Johanna Fateman at the NYRB:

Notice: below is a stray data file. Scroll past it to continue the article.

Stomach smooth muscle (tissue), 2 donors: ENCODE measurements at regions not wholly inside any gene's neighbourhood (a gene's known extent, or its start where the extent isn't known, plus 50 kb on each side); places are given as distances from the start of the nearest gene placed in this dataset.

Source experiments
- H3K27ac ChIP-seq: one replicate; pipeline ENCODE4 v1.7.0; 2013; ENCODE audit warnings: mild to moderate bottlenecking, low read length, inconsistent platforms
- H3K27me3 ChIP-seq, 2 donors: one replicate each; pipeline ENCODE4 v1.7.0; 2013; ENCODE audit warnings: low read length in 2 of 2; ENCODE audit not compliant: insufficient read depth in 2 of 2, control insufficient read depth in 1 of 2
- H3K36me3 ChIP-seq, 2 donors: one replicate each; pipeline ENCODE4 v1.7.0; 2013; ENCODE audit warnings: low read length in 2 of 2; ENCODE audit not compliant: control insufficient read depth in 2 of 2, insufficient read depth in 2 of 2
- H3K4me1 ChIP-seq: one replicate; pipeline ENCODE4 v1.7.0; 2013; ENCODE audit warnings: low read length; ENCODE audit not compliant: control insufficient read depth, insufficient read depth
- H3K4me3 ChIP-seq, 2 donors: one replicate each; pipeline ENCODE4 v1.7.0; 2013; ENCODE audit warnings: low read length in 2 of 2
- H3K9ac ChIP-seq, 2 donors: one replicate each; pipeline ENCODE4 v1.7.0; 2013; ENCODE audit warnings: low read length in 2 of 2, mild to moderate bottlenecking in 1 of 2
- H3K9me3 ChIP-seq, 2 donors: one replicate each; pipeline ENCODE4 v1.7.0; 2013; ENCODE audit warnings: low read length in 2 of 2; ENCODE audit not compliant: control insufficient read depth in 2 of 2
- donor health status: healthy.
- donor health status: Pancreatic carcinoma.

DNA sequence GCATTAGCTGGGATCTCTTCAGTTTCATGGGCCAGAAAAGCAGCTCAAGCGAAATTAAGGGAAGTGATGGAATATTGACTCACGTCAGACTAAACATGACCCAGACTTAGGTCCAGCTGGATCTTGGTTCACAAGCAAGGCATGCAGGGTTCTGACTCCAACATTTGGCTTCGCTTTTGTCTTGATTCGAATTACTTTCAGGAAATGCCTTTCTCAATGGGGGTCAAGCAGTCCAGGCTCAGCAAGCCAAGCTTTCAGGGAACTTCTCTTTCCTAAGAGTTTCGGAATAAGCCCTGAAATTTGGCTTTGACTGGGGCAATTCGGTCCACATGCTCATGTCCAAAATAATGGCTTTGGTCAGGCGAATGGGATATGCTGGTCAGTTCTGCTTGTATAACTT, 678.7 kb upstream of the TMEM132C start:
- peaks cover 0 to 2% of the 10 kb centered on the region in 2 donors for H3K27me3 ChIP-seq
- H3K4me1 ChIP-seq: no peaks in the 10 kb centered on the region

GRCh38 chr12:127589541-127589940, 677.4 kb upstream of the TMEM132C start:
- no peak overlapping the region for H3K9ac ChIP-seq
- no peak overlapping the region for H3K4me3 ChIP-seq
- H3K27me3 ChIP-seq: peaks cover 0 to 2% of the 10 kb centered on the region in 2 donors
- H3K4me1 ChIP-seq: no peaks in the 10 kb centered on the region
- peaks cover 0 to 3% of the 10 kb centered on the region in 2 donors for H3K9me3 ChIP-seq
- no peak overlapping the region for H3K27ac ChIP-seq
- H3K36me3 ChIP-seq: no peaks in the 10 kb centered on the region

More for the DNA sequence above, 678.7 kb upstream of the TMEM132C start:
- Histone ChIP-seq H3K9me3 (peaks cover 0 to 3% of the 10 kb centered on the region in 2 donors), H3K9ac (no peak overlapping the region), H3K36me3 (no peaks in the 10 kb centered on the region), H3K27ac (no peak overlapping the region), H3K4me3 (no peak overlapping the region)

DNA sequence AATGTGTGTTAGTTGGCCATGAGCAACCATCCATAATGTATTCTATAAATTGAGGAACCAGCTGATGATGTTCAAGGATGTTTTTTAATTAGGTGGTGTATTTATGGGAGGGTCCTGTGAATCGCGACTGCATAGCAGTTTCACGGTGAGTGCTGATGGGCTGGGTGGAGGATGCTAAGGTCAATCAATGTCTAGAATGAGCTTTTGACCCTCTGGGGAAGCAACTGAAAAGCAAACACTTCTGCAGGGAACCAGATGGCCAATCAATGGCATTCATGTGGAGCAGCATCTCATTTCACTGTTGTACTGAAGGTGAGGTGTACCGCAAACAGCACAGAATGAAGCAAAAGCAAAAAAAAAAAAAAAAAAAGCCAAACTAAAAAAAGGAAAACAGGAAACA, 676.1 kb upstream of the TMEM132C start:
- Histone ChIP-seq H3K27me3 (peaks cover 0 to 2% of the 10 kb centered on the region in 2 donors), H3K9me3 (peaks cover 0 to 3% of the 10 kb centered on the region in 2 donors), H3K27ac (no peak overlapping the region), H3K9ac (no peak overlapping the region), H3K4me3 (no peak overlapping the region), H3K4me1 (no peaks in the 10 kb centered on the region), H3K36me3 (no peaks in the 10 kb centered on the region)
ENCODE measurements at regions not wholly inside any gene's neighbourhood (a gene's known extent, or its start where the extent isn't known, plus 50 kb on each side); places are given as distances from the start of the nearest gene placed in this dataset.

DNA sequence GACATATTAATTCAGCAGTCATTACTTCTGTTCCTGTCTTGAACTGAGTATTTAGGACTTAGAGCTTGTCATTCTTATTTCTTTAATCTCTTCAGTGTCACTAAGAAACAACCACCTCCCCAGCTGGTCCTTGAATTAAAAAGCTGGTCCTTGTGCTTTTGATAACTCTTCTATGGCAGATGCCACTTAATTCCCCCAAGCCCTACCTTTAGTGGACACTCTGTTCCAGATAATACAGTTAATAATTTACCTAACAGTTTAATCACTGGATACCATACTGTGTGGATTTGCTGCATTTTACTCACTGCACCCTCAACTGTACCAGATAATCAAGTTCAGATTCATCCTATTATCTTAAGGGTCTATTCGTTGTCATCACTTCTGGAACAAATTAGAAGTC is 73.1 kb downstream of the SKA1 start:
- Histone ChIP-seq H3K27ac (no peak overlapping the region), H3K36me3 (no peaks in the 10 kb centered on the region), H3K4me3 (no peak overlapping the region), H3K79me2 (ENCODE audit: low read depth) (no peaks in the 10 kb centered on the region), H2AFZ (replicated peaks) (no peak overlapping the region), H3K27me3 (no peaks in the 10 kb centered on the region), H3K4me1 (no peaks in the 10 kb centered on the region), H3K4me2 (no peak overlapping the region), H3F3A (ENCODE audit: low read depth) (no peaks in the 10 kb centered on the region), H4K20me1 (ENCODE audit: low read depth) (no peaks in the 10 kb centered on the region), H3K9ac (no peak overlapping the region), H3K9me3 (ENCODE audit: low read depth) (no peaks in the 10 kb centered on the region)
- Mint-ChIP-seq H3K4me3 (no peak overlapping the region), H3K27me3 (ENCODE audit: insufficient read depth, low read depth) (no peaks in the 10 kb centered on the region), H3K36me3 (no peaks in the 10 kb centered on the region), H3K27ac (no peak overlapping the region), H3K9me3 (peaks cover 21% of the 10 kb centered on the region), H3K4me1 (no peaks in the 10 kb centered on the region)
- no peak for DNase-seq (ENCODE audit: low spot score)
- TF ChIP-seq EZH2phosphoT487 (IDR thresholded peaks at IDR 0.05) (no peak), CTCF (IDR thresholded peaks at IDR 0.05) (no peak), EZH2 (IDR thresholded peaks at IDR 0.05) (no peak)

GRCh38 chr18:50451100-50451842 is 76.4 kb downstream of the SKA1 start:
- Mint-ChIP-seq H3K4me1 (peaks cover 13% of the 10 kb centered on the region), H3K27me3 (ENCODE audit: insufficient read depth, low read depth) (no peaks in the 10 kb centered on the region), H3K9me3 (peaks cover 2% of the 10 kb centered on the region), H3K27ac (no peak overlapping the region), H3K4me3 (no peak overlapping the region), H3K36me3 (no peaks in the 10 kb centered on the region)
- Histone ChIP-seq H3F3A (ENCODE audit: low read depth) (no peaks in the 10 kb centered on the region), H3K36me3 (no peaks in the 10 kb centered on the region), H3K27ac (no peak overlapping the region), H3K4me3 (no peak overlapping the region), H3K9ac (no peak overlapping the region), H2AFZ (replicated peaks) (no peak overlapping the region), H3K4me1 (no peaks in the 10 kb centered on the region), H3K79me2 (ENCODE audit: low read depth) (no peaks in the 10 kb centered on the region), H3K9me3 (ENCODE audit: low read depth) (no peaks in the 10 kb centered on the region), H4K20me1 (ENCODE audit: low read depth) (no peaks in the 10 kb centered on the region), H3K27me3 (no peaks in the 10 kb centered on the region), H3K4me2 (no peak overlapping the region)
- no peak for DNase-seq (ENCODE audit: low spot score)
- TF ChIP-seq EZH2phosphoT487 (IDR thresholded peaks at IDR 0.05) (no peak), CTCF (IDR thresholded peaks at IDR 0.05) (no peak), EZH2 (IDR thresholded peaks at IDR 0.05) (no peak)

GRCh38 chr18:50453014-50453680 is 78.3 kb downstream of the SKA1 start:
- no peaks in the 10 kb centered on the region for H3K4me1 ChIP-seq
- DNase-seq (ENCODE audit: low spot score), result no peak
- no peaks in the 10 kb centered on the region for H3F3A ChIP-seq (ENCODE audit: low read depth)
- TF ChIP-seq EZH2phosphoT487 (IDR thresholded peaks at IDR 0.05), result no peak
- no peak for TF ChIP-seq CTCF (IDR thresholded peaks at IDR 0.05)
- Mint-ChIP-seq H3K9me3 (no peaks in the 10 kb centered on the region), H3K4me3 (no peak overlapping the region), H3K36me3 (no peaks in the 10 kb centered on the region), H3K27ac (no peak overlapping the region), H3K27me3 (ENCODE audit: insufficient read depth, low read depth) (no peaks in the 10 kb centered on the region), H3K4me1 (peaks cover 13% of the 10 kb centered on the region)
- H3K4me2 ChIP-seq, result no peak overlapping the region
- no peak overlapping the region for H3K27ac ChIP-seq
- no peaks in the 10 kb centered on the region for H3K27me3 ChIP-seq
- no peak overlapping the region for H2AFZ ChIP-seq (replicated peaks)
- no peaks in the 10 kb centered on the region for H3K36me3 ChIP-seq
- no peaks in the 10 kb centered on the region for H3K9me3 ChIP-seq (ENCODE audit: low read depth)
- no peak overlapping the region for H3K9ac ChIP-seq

In her work, rage is authority; her imperious voice and dirty mouth make for a feminist literature empty of caveats and equivocation. And reading her now, beyond the anti-porn intransigence she’s both reviled and revered for, one feels a prescient apocalyptic urgency, one perfectly calibrated, it seems, to the high stakes of our time. In the #MeToo era, women’s unsparing public testimony—in granular detail and dizzying quantity—is at the heart of a mainstream cultural reckoning with sexual violence and harassment. Such frank accounts were not at the forefront, though, or even in the picture, of early second-wave feminism. Dworkin’s emergence as a militant figure of the women’s movement in New York was part of a turn: she was one of the first writers to use her own experiences of rape and battery in a revolutionary analysis of male supremacy. This is not to say that Dworkin’s books are all autobiographical, but in all of her work—from her frequently cited polemics to her desolate, little-known works of autofiction—she boldly identifies herself with victims, unafraid to brand herself with an image of female abjection and sexual shame in the name of justice.